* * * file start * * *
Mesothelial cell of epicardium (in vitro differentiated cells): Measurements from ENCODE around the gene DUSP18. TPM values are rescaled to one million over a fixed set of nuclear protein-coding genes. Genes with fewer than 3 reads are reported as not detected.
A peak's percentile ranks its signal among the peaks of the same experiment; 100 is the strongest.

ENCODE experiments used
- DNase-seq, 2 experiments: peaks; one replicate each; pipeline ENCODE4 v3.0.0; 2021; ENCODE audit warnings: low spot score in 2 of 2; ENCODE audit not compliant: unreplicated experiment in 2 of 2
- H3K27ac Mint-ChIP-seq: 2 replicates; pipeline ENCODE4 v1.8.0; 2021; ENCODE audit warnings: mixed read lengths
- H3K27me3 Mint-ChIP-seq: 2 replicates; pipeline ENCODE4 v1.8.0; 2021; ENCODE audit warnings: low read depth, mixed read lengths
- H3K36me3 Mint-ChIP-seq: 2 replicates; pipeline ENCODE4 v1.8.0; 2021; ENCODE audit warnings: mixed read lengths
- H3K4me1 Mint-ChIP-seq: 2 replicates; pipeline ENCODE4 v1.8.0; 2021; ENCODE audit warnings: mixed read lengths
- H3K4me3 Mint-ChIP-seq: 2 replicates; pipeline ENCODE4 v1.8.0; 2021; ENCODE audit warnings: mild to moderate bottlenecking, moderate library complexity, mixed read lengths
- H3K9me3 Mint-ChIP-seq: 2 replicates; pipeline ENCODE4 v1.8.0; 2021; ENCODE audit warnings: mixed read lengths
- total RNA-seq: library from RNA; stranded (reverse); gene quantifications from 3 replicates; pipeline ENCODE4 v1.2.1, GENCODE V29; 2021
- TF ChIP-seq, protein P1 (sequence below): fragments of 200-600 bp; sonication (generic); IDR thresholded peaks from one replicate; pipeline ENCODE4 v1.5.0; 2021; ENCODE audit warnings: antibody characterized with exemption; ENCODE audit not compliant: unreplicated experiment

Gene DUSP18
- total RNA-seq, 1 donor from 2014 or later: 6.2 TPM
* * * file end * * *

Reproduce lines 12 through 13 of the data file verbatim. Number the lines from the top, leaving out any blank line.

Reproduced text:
- TF ChIP-seq, protein P1 (sequence below): fragments of 200-600 bp; sonication (generic); IDR thresholded peaks from one replicate; pipeline ENCODE4 v1.5.0; 2021; ENCODE audit warnings: antibody characterized with exemption; ENCODE audit not compliant: unreplicated experiment

Gene DUSP18